AD&D1e: open game table

The first of the house rules is to have an open game table. Any player can come or go at any time. The reason for this is accessibility: if you want people to try your business, product, service or game, you must make it as accessible as possible. Many gamers hold an ideal in their minds of the same group of 4-6 best friends gaming together in some grand epic campaign over 10 years. This is cool, but rarely actually happens. Most commonly a group gets together, and about a third of the time they spend their first session generating characters and the group never meets again, the rest of the time they play for 12-18 sessions before enough players get bored and drift off and the game is suspended indefinitely. 

Better to accept that players will come and go, and plan for it by having a constant supply of new players - you need accessibility

Accessibility means a few things,

  • Advertising: Before anyone can come, they have to know about your game. When I first started gaming in the 1980s I put a sign up in the local library next to all the Choose Your Own Adventure and fantasy books. Nowadays it's much easier, there are endless groups on social media and in forums where you can talk about gaming with local gamers. If you're planning a game, start talking about it - discuss the system, your house rules and so on. By the time you're ready to go a few weeks will have gone past and they'll be used to your name and ideas. 
  • Place: if possible, don't look at libraries and the like, but game where there are other gamers. Most Western cities have game clubs or cafes, commonly focused on card games (which pay the place's rent and salaries) or board games (which don't). Wargame and miniature clubs may also have a spare table or two. Don't worry if there are no current rpg groups, you'll find most geeks are happy to try all sorts of hobbies. 
  • People: game with whoever shows up, and if anyone stops by your table, greet them, they'll no doubt ask about your game - tell them briefly and enthusiastically. Do not conduct lengthy interviews "to see if they're suitable", give them a written Social Contract to sign, blather on about varying playstyles or any of that self-indulgent nonsense. Just have them sit down and roll up a character. Man, woman, uncertain, young, old, suave, dork, Magic the Garnering player, even god help us a storygamer, doesn't matter. Get them to roll up a character, and offer them some of your snacks.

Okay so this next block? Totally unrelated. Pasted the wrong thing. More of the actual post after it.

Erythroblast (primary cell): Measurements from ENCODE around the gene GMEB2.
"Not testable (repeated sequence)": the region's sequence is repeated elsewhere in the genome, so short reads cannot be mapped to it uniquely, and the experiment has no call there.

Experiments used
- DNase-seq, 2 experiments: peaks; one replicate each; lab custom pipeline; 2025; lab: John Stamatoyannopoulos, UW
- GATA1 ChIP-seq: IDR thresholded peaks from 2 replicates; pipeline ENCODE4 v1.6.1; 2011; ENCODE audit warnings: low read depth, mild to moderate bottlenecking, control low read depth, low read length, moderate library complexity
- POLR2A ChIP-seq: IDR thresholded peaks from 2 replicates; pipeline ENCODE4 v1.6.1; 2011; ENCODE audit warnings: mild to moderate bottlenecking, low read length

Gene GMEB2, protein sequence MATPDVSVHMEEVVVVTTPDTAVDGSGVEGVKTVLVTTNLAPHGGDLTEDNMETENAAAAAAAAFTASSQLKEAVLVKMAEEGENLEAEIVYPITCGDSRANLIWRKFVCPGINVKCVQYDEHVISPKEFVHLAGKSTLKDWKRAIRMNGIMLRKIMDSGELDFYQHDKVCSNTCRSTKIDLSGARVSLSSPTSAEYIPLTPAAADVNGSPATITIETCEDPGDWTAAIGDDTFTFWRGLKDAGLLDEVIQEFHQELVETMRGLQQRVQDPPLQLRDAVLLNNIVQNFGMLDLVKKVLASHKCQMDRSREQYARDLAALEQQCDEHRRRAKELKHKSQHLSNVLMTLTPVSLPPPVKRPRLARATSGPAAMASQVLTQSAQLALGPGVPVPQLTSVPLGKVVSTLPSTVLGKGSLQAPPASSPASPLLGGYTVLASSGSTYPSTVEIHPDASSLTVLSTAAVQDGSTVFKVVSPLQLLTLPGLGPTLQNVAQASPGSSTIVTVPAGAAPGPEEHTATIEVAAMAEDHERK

• System: obviously here we are talking about AD&D1e, but the reason we're talking about that system is that it's accessible, a magic-user character can be made in 9 dice rolls (the 6 attributes, hit points, starting wealth, starting spells) and a fighter, thief or cleric in 8; the slowest part is choosing starting gear. Thus the newbie player can go from saying hi to being ready for play in under 10 minutes. That's accessible. Games like Classic Traveller are also accessible for newbies.
  • The Game Must Go On! in your open game table advertisement, choose a place and time slot that suits you and then... stick to it, no matter what. Don't run around asking everyone what'll work for them, 5 people will give you 6 different answers and you'll make 30 phone calls trying to arrange it and then only 2 of them will show up anyway. But if you set a time, 3-4 of those 5 people will come. For example, "Tuesdays at Game Club Woop Woop, 6-10pm." If nobody shows up, sit there and make some more DM notes, circulate around the other game tables, and talk to people. If one person shows up, great! You give that person the best game experience they've ever had in their life! They get all the XP! The game must go on! But...